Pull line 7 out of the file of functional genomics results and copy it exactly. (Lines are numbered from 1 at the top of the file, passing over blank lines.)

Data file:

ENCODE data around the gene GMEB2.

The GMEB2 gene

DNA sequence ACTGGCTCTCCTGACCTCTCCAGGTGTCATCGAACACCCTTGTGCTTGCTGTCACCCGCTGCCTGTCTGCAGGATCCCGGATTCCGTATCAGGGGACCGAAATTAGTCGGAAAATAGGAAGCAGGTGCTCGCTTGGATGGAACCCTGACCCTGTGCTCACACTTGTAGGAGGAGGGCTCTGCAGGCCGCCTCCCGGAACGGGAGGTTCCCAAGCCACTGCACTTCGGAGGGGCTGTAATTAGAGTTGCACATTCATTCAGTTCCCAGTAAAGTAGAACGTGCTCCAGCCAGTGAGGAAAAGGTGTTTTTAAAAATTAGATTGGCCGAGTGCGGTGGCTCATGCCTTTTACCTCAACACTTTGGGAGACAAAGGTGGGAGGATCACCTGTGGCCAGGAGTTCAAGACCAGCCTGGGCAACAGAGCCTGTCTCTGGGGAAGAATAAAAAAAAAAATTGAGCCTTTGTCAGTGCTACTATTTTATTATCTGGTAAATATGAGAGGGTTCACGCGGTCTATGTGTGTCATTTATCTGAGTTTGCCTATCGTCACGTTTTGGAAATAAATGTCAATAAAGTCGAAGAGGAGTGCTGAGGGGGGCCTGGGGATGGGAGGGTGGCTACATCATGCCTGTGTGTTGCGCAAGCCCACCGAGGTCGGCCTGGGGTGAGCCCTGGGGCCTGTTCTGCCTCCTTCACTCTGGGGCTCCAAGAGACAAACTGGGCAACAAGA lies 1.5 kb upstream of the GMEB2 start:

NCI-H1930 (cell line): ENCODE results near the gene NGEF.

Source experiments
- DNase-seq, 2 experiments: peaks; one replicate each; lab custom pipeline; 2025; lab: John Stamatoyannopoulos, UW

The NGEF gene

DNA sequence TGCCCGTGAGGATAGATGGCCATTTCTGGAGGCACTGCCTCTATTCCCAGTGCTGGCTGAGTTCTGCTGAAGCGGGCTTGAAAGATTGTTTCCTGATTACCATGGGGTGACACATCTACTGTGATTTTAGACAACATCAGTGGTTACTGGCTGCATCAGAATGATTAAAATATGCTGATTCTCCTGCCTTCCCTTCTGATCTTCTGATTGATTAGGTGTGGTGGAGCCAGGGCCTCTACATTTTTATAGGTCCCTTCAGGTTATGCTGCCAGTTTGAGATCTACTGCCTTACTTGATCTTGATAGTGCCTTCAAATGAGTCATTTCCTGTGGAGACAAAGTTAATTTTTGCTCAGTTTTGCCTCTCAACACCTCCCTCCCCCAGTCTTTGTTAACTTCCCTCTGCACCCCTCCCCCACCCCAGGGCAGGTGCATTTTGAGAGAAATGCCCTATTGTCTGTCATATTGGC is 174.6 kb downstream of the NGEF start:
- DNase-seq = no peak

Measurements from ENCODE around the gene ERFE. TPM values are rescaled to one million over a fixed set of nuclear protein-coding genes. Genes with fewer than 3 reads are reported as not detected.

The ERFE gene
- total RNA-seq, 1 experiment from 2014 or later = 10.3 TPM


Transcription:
The NGEF gene